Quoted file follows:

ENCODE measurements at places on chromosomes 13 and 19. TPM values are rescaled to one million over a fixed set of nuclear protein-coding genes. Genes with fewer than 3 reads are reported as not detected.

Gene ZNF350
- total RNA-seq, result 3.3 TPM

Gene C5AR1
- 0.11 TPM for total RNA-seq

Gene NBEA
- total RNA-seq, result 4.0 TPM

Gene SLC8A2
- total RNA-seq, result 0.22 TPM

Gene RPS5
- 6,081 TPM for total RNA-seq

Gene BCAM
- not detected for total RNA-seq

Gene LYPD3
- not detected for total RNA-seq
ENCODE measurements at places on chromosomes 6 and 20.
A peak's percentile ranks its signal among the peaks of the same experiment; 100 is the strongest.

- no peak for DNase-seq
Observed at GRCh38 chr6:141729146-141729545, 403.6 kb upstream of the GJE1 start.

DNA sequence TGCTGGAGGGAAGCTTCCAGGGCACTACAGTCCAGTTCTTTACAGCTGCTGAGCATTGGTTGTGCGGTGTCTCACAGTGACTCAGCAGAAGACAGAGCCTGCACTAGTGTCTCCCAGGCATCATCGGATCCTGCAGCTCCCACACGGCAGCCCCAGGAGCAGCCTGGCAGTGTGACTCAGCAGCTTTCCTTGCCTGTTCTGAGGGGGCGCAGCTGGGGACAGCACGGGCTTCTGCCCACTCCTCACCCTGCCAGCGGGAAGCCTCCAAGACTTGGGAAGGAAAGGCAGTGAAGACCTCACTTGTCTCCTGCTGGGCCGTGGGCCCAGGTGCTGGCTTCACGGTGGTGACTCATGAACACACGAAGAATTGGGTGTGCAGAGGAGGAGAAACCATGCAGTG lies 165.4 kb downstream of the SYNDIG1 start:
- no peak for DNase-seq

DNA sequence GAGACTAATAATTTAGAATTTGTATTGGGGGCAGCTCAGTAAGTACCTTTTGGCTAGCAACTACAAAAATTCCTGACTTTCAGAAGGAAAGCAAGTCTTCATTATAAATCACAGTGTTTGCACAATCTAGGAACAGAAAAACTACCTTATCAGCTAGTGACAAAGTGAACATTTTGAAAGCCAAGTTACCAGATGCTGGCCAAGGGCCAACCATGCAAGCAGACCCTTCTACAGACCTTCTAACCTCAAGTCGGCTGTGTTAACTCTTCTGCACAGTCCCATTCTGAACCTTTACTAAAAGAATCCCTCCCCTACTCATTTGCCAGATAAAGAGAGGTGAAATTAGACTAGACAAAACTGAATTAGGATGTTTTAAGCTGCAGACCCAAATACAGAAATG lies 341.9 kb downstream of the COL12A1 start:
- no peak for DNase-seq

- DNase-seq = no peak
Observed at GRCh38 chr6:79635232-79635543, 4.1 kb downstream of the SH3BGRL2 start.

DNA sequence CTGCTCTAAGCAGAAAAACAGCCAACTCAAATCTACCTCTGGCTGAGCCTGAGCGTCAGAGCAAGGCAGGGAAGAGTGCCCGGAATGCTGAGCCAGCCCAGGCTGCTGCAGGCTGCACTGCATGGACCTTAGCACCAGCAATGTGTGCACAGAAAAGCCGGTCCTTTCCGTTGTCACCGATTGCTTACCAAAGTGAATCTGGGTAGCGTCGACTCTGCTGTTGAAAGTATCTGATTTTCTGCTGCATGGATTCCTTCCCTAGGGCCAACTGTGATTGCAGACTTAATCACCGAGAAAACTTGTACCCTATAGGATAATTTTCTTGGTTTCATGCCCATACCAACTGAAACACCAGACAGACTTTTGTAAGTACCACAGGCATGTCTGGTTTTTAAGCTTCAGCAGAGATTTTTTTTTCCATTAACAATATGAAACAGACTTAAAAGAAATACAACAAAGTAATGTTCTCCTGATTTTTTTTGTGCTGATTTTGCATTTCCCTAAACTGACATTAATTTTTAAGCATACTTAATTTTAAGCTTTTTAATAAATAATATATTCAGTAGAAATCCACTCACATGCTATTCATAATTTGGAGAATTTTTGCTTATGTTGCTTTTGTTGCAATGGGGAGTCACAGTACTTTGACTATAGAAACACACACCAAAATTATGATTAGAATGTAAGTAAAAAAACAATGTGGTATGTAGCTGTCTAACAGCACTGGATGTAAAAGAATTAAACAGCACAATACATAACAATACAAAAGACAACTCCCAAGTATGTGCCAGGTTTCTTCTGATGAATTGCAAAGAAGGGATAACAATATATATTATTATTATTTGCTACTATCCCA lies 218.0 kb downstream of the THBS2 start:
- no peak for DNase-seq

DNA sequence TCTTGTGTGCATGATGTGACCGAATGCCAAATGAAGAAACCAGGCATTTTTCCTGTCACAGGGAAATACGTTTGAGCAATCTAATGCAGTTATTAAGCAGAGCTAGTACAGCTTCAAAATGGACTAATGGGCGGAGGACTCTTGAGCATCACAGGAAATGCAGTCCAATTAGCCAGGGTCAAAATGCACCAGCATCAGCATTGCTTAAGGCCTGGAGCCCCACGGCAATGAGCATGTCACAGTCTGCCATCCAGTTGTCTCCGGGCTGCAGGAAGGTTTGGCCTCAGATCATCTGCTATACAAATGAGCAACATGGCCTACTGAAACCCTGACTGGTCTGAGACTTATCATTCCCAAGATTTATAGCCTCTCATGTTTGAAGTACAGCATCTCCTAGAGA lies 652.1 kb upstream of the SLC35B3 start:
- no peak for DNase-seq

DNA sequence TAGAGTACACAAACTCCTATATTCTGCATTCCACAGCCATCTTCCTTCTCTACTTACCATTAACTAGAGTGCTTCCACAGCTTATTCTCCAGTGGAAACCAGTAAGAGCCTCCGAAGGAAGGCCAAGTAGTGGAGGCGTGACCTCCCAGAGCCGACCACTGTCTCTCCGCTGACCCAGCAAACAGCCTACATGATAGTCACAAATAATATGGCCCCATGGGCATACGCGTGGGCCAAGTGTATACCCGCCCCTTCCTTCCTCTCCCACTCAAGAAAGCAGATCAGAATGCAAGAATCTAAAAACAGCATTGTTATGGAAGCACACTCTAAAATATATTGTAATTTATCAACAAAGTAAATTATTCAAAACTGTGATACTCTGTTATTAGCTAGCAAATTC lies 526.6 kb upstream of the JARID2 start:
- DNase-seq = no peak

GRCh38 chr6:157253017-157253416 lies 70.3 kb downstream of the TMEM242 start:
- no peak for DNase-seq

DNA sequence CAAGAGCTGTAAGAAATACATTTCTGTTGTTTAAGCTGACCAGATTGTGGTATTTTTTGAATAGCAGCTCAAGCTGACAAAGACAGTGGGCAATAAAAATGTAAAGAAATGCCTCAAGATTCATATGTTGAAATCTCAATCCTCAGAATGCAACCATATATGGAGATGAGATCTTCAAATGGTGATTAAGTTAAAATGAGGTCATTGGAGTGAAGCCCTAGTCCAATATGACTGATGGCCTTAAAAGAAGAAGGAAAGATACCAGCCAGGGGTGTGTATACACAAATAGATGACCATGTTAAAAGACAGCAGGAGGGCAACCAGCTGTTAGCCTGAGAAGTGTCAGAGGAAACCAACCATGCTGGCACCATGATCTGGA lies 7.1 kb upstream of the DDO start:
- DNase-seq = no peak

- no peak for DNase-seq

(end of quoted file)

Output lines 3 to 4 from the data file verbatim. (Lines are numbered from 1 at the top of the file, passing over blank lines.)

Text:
- total RNA-seq, result 3.3 TPM

Gene C5AR1